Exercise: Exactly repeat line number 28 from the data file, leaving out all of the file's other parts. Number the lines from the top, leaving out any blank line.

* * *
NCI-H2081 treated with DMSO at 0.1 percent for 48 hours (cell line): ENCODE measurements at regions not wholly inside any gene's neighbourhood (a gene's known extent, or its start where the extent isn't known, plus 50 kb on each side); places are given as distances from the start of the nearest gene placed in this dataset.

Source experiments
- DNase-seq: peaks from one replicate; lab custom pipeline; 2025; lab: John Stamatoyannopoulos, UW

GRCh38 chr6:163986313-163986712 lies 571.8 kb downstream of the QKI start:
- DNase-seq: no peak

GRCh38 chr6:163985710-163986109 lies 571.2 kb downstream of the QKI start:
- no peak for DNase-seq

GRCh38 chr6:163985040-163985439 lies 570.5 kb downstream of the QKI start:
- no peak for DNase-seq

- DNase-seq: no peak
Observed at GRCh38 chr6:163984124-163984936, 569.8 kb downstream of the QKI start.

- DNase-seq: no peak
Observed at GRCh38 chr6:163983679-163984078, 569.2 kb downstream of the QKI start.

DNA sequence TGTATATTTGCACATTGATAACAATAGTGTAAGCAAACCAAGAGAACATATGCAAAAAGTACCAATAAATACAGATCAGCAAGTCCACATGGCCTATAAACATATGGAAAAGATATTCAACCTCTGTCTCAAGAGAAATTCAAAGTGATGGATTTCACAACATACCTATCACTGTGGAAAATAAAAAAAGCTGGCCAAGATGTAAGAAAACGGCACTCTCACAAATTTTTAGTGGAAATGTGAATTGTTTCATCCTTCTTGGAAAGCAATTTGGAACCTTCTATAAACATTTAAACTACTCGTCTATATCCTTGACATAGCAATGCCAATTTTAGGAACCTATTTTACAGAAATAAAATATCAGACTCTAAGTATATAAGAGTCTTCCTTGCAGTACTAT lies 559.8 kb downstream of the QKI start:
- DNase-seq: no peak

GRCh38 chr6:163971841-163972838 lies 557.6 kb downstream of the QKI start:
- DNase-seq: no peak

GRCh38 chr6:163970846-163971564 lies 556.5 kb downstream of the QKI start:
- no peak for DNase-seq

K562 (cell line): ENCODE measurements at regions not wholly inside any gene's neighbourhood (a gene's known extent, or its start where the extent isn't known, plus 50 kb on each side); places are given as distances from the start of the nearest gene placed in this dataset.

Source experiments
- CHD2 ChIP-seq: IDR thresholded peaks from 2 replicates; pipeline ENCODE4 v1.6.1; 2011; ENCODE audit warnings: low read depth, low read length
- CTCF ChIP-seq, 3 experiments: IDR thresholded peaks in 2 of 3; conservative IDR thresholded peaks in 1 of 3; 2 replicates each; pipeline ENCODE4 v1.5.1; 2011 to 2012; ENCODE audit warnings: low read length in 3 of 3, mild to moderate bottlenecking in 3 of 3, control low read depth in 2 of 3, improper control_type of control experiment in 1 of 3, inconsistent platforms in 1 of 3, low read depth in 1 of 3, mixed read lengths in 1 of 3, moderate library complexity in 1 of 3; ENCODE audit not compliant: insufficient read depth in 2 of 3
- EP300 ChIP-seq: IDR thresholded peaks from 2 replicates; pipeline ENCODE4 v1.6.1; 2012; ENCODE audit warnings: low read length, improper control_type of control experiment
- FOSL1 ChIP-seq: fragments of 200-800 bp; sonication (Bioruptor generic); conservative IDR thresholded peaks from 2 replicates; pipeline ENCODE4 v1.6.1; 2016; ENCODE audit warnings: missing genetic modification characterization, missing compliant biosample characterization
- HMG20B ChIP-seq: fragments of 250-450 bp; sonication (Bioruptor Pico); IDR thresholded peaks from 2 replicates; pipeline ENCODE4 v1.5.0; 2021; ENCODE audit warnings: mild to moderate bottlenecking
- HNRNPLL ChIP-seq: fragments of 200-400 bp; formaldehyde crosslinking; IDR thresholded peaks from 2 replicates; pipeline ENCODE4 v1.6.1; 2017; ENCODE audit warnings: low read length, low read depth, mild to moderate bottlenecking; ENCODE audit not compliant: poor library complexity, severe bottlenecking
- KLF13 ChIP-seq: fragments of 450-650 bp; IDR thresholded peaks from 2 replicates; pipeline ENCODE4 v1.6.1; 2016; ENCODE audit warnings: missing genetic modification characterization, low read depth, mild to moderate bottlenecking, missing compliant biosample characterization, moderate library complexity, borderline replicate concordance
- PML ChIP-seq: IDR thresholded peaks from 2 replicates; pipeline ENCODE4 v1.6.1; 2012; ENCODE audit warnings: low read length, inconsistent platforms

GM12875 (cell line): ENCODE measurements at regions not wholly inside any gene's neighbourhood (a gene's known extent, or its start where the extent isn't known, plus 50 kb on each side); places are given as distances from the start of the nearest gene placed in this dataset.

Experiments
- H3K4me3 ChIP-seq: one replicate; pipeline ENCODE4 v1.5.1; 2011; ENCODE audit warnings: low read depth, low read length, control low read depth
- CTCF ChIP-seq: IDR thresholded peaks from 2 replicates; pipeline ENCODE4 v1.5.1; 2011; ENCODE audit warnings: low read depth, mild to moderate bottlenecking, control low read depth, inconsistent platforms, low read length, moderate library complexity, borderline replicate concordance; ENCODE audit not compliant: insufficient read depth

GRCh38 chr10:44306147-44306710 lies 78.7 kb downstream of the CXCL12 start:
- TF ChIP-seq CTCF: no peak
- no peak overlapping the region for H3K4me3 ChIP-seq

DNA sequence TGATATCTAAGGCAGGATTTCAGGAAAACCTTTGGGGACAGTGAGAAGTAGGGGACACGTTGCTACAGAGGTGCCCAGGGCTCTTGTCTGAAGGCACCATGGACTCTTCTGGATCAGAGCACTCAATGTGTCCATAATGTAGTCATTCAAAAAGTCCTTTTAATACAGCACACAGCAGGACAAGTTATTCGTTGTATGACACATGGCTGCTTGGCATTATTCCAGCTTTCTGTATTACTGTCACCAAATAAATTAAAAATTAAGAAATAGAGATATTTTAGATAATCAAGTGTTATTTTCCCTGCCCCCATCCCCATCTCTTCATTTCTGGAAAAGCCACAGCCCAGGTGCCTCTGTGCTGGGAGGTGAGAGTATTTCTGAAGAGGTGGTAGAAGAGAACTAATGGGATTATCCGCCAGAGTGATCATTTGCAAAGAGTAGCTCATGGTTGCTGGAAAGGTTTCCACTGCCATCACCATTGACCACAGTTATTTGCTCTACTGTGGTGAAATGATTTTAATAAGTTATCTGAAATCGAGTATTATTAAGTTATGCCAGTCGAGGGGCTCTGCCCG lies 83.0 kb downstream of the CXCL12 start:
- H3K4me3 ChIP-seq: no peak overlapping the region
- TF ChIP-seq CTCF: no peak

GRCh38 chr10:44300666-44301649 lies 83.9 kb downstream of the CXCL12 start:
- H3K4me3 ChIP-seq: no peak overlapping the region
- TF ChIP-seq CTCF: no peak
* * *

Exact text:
- KLF13 ChIP-seq: fragments of 450-650 bp; IDR thresholded peaks from 2 replicates; pipeline ENCODE4 v1.6.1; 2016; ENCODE audit warnings: missing genetic modification characterization, low read depth, mild to moderate bottlenecking, missing compliant biosample characterization, moderate library complexity, borderline replicate concordance